How it happened he did not know. But all at once something seemed to seize him and fling him at her feet. He wept and threw his arms round her knees. For the first instant she was terribly frightened and she turned pale. She jumped up and looked at him trembling. But at the same moment she understood, and a light of infinite happiness came into her eyes. She knew and had no doubt that he loved her beyond everything and that at last the moment had come. . . .

They wanted to speak, but could not; tears stood in their eyes. They were both pale and thin; but those sick pale faces were bright with the dawn of a new future, of a full resurrection into a new life. They were renewed by love; the heart of each held infinite sources of life for the heart of the other.
I'm speechless. And even still, even at this point, we do not find a theologian of glory waiting to appear. The ending is outstanding.
He did not know that the new life would not be given him for nothing, that he would have to pay dearly for it, that it would cost him great striving, great suffering.

But that is the beginning of a new story--the story of the gradual renewal of a man, the story of his gradual regeneration, of his passing from one world into another, of his initiation into a new unknown life. That might be the subject of a new story, but our present story is ended.

Monday, November 21, 2005

A Parable

The kingdom of God is like a poker player who got a good flop and went all-in.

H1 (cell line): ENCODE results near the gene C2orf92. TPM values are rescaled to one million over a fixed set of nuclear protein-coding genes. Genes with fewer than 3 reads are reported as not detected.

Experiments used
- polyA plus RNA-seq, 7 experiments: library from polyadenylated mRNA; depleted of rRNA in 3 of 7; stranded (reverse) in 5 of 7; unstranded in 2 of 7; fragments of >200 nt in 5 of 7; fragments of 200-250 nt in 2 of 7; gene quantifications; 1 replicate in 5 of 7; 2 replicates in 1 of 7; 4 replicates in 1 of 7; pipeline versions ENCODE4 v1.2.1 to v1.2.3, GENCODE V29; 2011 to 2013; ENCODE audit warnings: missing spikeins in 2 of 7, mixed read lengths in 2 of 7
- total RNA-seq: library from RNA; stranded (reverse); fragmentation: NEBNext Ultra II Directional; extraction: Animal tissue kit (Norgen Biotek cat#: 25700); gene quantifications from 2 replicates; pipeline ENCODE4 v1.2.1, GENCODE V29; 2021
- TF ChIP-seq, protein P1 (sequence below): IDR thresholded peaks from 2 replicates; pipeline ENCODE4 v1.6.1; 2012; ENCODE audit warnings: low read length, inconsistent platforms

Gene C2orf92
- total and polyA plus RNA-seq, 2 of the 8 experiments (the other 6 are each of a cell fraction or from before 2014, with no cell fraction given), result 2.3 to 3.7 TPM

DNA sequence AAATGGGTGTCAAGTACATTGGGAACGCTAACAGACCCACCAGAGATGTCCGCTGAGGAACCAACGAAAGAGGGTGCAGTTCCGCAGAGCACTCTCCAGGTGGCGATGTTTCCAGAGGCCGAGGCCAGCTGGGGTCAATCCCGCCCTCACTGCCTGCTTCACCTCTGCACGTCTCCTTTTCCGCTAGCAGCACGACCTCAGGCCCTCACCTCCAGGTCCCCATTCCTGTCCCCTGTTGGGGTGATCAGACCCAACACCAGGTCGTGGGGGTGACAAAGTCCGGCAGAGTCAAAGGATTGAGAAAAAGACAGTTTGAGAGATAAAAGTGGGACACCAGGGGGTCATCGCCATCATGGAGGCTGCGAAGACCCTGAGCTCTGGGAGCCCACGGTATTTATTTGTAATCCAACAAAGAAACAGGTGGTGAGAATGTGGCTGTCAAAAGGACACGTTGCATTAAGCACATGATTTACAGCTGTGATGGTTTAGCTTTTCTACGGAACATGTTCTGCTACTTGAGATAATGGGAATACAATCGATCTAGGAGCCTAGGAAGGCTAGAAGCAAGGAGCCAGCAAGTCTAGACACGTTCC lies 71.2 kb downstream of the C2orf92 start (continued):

Thursday, November 17, 2005

Christ and Life

I just started reading Dallas Willard's The Divine Conspiracy: Rediscovering Our Hidden Life in God, and it has turned out to be an inspired choice in preparation for Christ the King Sunday, though I had no such intention when I picked the book up.

In the first two chapters Willard sets up the problem he is trying to address. The problem is that Christians do not follow Christ's teaching. This is nothing new, of course, but it really is an incredible scandal. We look to Christ to "save us from our sins" but we look to nearly anyone else to find out how to live.

Of particular interest given this week's gospel reading is Willard's analysis of what he calls "gospels of sin management" wherein the whole of the Christian teaching is taken to be centered around solving the problem of sin.

On the theological right this is manifest as a wall of separation between what we must do to have our sins forgiven (and thus "receive salvation") and how we should live, with Jesus' primary role being that of providing a solution to the first.

Willard says of conservative Christians, "They have been led to believe that God, for some unfathomable reason, just thinks it appropriate to transfer credit from Christ's merit account to ours, and to wipe our our sin debt, upon inspecting our mind and finding that we believe a particular theory of the atonement to be true--even if we trust everything but God in all other matters that concern us."

Contrary to this view, we have Jesus' parable of the sheep and the goats. When I was a greener Christian, I used to twist this all around trying to figure out how to get it to work in a scheme of salvation by faith alone. (Honestly, I still do sometimes.) But what I do far too rarely (and I doubt I'm alone in this) is listen to it.

This parable is the ultimate "clobber passage" for a shallow view of salvation by faith alone and for Christianity as a mere scheme for the forgiveness of sins. It is the rallying cry of liberal Christians everywhere.

But that is particuarly ironic in light of Willard's critique of the theological left, namely their tendency to deny the traditional "personal" nature of God. I say this is ironic because while the theological left loves this parable and pulls it out every chance they get, they tend to reject the opening premise of the parable, "When the Son of Man comes in his glory...." And so while they shift their focus to social sin rather than individual morality, it remains a gospel of sin management apart from the presence of God in our lives.